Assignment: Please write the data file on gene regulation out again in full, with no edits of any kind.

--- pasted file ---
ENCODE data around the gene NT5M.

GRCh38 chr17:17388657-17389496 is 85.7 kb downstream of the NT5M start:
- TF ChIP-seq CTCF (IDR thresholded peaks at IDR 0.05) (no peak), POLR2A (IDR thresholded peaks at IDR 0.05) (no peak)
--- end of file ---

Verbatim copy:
ENCODE data around the gene NT5M.

GRCh38 chr17:17388657-17389496 is 85.7 kb downstream of the NT5M start:
- TF ChIP-seq CTCF (IDR thresholded peaks at IDR 0.05) (no peak), POLR2A (IDR thresholded peaks at IDR 0.05) (no peak)